Victor Negrescu, the Romanian Minister Delegate for European Affairs, told a group of journalists on 8 December, that the Romanian Presidency will reach to the citizens, including to the diaspora, which in the case of his country is estimated to at least 4 million people.
Victor Negrescu, born in 1985, has spent his youth in France, where he became at the age of 17 a supporter of the French Socialist Party, before he became member of the Romanian Social Democratic Party (PSD). He has worked as journalist with Radio France Internationale and with Le Monde Diplomatique, as well as with the Regard magazine. When he was elected to the European Parliament in 2014, he was the youngest Romanian MEP. Active defender of the rights of Romanians abroad, Victor Negrescu has submitted to the European Parliament the petition “Romania deserves more” signed by over 20,000 Romanians, claiming equal rights for Romanians at European level and condemning the discriminations to Romanians in many European states. In June 2017 he took the job of Minister Delegate for European Affairs.
Negrescu received foreign journalists in the Romanian Ministry of Foreign affairs and stayed to answer their questions for almost two hours.
— Victor NEGRESCU (@negrescuvictor) December 7, 2017
He informed of the preparation of the Romanian presidency which will begin on 1 January 2019, its main priorities, and the broader EU agenda of his country. In particular, he said that Romania will organise a debate next month (January) in the spirit of the EU-wide ‘democratic conventions’ proposed by the French President Emmanuel Macron in his Sorbonne speech.
This could be the first such debate to be held.
‘Citizens’ and ‘values’
Negrescu said Romania was trying to evaluate what should be done in two main avenues of its presidency: citizens and values.
Regarding citizens, it is obvious many of the problems the EU faces today stem from the breach between decision-makers, at EU and national level, and the wider public. Regarding values, in the context of successive crises, the ‘interest’ appears to take precedence over the ‘values”. It is absolutely unclear how the two can be reconciled, but in any case this issue was not discussed during the meeting.
Negrescu said European affairs needed democratization, as for now only a professional elite had of understanding of its wheeling and dealing.
Countries and counties
Negrescu said that Presidency international events would be held in every county of Romania – meaning more than 40 cities.
This may look ambitious, but Negrescu said Romania will take advantage of its several airports. “Even Bacau is connected to Brussels”, he said.
60.000 of foreign visitors are expected to visit Romania over the occasion of the Romanian presidency. Bulgaria said 20.000 foreign visitors will visit the country on the same occasion. Often figures related to Bulgaria (population of 7 million) and Romania (20 million) are automatically multiplied threefold.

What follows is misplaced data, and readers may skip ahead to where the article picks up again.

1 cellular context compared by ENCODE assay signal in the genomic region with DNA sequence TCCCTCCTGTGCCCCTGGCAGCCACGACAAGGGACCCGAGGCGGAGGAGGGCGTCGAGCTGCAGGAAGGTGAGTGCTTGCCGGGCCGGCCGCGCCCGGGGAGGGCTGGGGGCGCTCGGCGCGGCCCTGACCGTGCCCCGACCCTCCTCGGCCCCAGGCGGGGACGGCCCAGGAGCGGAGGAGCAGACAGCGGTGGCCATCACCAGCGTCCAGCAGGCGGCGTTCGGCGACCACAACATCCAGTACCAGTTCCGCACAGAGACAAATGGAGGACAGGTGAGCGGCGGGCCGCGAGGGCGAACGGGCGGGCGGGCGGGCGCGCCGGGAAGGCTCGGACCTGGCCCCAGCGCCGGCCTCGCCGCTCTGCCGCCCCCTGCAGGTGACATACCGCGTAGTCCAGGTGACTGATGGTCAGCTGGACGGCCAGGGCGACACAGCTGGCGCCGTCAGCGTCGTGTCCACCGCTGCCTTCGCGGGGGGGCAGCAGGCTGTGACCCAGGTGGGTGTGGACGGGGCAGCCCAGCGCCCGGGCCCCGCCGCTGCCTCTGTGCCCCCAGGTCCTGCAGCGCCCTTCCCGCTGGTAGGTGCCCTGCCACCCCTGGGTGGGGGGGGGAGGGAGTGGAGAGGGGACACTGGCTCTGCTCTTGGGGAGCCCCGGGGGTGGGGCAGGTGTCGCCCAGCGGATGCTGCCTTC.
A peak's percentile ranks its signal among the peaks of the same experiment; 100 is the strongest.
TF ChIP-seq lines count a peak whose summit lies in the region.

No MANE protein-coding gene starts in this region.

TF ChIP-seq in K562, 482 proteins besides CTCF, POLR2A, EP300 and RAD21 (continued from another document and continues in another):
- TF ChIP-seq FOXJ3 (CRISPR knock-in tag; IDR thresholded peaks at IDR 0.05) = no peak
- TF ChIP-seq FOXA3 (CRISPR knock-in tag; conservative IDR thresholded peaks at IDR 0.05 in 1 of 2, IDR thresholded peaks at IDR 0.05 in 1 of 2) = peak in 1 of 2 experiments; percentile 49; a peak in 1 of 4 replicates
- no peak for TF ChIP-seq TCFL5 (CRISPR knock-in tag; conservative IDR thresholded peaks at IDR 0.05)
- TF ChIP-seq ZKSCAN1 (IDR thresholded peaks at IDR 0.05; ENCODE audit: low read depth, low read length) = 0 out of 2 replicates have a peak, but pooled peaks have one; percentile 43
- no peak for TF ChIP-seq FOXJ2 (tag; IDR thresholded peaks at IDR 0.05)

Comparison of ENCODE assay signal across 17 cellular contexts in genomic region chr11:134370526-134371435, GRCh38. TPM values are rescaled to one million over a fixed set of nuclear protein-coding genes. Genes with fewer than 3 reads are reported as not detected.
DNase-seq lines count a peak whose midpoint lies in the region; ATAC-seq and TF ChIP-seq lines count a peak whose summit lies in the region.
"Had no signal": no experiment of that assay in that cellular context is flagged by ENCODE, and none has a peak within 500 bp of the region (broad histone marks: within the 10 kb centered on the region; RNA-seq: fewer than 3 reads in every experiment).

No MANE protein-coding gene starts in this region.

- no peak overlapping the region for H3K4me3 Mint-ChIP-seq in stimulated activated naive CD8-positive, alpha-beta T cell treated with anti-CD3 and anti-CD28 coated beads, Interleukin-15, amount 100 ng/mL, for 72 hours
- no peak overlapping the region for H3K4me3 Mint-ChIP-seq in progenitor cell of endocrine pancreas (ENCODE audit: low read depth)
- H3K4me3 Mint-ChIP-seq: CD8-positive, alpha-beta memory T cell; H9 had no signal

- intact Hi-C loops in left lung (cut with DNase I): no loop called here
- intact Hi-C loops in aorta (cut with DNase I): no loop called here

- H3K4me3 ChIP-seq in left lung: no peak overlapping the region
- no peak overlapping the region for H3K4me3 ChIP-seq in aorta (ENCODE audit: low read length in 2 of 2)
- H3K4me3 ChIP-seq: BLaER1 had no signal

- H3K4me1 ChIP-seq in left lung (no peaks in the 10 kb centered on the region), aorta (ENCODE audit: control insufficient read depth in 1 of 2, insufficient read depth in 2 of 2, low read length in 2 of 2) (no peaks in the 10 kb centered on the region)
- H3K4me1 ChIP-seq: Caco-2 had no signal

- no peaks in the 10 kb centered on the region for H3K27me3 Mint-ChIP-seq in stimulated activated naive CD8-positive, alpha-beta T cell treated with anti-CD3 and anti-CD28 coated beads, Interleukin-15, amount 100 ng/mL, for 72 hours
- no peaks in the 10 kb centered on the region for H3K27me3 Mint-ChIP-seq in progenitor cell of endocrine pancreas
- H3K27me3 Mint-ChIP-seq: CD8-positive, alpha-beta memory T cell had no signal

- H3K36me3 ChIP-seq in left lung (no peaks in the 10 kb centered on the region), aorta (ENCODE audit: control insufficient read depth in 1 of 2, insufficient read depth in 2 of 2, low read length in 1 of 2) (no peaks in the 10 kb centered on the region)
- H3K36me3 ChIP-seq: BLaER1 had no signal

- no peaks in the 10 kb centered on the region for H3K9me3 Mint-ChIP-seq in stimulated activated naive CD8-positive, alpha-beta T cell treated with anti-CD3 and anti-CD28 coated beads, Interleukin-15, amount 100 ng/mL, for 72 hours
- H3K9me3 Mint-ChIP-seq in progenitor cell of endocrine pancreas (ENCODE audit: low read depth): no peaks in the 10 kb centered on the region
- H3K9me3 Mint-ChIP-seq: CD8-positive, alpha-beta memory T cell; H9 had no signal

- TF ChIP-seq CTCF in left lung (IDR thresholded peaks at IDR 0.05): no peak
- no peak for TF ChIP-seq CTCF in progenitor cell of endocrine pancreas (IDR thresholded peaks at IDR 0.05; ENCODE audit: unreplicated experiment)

The minister said that local communities were enthusiastic about the chance of hosting such events.
“The EU is also for them. The Presidency is not about the minister, it’s not about the government, and Romanians citizens must feel this Presidency as theirs”, he said.
The Romanian minister also focused on the need to ‘upskill’ the Romanian civil servants, as many of them went to work for the European institutions, and those who are replacing them need training.
He said he personally met the 250 chairs and co-chairs of working groups under the presidency that have been identified. Also, he said that the Romanian human resources were being tapped in EU institutions, for work during the presidency.
Asked how the diaspora was approached, he said;
“Without being too pretentious, the diaspora has already a representive. I’m one of the Romanians that lived for many years abroad. For that, I want to make sure that the Romanian diaspora will be more involved in this process”, he said.
The minister added that on every of his travels abroad he made sure that meetings with the diaspora were organized, that he gave them his personal contacts, that he tried to be in touch with them , and that he was perfectly aware of their legitimate will to participate in identifying issues and priorities for the presidency.
“The consultation we are going to do about priorities is also going to be done through the minister for relations with the diaspora, in a public consultation with them as well”, Negrescu said, adding that the website of the Romanian Presidency, which will be online before Christmas, will have special features for reaching to the diaspora.
Websites and outreach
In comparison, the Bulgarian Presidency website was launched on 1 December, just a month before the Presidency, and it doesn’t contain any feature for reaching to the diaspora. In fact, this website receives reactions from representatives of the diaspora who deplore the lack of interest of the authorities in Sofia for their ideas.
The minister also informed about recruitment programs for Romanians living abroad to return and work for one year for the Presidency.
He admitted however it was difficult to develop tools to reach the entire diaspora, conveying the message that Romanians abroad should also actively be looking for those channels.
He was also asked many questions regarding the political situation in Romania, and I will reflect his answers in another publication.
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